A recent United Nations report estimates that as many as 500,000 Iraqis would be injured or killed in the early stages of any war with the United States. In an effort to put a human face on tens of thousands of women and children threatened by a U.S. invasion, two weeks ago a delegation from the National Council of Churches -- which represents 36 denominations and 140,000 local congregations -- went to Iraq, where half a million children already have died in the last decade as a result of economic sanctions.
Given such statistics, it is the responsibility of the religious community to initiate a vigorous moral debate about going to war. When a debate of this sort does not occur, religion runs the danger of lapsing into idolatry -- simply legitimating the interests of the state without regard to morality. In fact, in the last century there are terrible instances of religion justifying not only war but genocide, as in the case of Rwanda.
President Bush has been a strong advocate of religion. He wants religious organizations and local congregations to join with government in providing social services. But direct care for the poor and indigent is only one aspect of the religious tradition; an equally important element of religion is its prophetic lineage, which challenges civic authorities and measures every social policy by the standard of justice. To embrace only the compassionate side of religion is to truncate it.
More than at any other time in recent history, we need to exercise moral imagination. The events of 9/11 seem to have paralyzed many people. They are living in a house of fear rather than hope. This can be deadly to any attempt to think about creating a world based on justice and peace.
The next several weeks will be a defining moment for the integrity of the religious community in our nation. Can it energize a moral debate on the prospective war, as it did during the Vietnam debacle? Will someone of the stature of Martin Luther King Jr. step forward to raise ethical questions about our nation's policies and mobilize people? Or will such a movement ignite spontaneously in houses of worship across the nation?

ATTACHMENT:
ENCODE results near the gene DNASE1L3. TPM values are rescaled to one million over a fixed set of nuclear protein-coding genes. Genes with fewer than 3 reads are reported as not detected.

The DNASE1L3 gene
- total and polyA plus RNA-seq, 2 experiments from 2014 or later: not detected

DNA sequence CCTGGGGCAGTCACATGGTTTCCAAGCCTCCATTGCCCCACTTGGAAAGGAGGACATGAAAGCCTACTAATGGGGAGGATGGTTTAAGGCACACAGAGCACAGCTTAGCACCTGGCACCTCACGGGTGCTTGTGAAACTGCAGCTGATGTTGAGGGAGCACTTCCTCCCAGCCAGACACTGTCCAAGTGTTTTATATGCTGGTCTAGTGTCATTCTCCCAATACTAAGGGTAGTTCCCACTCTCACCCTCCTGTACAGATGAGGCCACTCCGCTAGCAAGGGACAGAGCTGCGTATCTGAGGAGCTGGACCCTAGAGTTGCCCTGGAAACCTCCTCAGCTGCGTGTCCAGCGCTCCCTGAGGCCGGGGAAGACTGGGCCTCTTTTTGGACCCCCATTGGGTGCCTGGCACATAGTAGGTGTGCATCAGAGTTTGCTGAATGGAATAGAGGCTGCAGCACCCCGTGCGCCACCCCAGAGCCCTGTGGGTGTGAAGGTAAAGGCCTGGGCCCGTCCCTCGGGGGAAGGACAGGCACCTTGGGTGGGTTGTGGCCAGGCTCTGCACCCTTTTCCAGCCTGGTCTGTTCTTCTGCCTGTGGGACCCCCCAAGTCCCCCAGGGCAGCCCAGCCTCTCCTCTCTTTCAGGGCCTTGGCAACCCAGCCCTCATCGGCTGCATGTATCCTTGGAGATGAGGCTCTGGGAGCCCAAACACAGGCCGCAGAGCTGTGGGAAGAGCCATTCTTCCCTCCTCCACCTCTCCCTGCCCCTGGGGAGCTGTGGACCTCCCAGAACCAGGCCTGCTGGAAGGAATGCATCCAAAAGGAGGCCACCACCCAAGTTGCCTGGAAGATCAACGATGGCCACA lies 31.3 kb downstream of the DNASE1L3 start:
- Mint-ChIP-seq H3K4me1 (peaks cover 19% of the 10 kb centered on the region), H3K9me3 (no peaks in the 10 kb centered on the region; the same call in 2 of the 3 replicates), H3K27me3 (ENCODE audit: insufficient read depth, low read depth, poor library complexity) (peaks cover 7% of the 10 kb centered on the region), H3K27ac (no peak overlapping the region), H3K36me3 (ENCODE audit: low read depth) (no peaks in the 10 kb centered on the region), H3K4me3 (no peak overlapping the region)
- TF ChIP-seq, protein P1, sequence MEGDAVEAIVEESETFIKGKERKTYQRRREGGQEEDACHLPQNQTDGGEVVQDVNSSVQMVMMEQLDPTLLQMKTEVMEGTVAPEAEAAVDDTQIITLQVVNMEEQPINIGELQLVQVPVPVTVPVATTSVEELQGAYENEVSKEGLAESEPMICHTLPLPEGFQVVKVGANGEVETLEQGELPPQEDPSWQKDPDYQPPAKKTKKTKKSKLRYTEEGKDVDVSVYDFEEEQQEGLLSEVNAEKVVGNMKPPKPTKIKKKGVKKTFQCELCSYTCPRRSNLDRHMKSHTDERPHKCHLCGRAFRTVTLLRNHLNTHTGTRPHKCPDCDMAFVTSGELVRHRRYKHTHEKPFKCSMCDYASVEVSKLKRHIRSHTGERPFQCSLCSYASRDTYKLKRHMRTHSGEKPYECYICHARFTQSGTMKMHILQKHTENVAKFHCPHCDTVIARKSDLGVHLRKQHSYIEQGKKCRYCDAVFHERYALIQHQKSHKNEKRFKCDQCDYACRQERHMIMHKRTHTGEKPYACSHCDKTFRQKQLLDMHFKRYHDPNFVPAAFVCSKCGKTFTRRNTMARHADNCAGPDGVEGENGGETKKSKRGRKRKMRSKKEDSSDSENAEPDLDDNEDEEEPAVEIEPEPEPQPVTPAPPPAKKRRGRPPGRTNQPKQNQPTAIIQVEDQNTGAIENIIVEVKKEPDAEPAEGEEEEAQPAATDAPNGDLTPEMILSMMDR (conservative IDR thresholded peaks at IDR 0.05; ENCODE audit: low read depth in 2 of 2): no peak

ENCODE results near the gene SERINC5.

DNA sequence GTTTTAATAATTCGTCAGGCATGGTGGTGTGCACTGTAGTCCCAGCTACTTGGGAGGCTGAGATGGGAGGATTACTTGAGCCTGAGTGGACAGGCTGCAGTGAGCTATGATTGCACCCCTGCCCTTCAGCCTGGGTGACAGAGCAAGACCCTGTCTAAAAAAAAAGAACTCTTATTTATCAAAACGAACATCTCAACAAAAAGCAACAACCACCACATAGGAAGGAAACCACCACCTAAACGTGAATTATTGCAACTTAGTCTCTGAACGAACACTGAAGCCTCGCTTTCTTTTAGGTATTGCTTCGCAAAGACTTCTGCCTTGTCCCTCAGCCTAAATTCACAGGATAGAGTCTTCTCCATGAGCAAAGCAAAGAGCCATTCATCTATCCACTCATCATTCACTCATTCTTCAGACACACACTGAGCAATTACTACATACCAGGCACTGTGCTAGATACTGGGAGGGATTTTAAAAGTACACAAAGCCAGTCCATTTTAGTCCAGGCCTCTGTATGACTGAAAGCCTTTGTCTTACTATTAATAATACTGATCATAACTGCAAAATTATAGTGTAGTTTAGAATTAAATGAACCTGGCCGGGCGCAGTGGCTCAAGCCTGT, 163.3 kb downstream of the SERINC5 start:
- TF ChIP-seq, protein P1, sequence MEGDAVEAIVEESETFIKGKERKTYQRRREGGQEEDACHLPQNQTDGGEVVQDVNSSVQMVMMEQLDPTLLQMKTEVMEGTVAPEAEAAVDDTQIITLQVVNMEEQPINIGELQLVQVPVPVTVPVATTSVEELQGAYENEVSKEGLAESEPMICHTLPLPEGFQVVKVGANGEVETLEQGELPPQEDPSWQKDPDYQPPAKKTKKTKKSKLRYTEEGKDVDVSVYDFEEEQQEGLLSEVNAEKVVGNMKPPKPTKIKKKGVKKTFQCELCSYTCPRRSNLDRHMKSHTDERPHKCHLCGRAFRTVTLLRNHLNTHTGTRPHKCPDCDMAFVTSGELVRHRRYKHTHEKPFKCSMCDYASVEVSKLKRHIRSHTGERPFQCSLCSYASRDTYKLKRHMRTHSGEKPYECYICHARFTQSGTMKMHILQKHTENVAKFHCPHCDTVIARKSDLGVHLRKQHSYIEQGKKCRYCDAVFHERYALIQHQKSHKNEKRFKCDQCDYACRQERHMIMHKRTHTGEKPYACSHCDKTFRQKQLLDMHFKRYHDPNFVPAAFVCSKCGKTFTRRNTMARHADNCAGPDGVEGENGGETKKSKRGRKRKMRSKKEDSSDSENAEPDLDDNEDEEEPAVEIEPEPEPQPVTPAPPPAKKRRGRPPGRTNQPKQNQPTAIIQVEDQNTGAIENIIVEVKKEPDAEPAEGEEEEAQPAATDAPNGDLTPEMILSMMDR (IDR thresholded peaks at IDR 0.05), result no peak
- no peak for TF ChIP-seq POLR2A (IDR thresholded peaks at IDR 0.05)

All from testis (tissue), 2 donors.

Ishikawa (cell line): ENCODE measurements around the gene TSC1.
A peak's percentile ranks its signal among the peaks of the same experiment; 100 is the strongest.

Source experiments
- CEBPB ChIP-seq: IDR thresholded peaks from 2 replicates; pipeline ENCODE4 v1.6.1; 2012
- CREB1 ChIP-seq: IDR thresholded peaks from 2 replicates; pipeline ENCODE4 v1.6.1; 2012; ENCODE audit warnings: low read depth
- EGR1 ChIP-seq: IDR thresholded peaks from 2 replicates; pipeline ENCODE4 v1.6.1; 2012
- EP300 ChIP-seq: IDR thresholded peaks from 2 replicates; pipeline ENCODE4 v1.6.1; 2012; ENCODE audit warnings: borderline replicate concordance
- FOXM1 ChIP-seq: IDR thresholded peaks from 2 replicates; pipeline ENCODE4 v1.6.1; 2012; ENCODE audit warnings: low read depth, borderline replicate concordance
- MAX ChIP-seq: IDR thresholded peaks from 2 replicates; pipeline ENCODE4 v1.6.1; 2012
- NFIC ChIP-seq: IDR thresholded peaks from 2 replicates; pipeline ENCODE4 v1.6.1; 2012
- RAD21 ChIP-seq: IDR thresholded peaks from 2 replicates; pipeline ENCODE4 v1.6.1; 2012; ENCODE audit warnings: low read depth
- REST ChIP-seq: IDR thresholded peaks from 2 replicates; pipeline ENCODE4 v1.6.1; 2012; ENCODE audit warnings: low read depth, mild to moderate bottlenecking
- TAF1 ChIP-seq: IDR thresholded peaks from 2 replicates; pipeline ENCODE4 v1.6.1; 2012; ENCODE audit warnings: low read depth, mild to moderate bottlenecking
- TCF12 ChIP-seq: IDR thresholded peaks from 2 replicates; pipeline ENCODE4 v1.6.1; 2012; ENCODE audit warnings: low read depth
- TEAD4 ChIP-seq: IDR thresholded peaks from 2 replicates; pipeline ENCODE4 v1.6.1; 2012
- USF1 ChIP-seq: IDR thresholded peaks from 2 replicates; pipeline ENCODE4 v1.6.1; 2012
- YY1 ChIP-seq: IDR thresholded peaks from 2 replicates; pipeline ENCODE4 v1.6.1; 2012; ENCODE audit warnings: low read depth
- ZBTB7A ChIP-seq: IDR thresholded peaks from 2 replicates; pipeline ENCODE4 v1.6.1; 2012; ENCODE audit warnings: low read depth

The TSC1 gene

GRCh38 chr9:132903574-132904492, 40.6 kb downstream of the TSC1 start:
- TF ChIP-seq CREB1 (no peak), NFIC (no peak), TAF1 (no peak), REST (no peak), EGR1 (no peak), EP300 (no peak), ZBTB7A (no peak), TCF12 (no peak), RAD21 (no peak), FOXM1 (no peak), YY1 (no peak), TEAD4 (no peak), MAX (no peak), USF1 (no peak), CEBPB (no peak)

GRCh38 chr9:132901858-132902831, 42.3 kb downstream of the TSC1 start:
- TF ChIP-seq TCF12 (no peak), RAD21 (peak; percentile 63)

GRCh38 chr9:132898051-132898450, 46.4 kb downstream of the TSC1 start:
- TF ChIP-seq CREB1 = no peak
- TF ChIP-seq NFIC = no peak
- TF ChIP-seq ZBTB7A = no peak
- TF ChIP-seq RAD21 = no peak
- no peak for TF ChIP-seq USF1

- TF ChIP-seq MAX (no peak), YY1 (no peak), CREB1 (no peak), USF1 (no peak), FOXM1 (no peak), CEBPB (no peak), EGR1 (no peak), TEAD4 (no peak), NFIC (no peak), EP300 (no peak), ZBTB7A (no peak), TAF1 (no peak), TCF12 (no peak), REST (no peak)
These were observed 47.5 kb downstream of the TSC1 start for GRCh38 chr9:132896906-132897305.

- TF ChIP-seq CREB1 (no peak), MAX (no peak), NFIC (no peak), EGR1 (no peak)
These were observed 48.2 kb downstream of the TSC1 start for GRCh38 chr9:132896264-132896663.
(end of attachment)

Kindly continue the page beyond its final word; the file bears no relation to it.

Here in Los Angeles, there are growing signs of a vigorous peace movement. One of the co-sponsors of Saturday's antiwar rally was Interfaith Communities United for Justice and Peace, an eclectic gathering of Protestants, Catholics, Jews, Muslims and Sikhs. Individual congregations also are involved in the peace movement.
Though part of this movement is anchored by pacifists who reject war in any form, the majority of faith-motivated people who are involved feel that an attack on Iraq does not fit the criterion of being a "just war." They question whether there is adequate cause for going to war (one of the central doctrines of "just war" theory).
They are concerned about proportionality: Will large numbers of innocent civilians be killed? And they raise the principle of last resort: Have all peaceful means for resolving the conflict been exhausted?
Across the nation, the religious community appears to be mobilizing against a strike on Iraq. Except for the Southern Baptists, every major religious denomination has issued proclamations questioning unilateral action by the United States, including the United Methodist Church, the religious affiliation claimed by Bush and Vice President Dick Cheney.
Not every religious community need join the peace movement. There is a place for honest disagreement as people of faith evaluate the political implications of their moral convictions.
But every church, temple, synagogue and mosque in the United States should be engaged in debate these next few weeks, drawing on the deepest elements of their sacred texts and traditions in discussing the moral legitimacy of going to war against Iraq.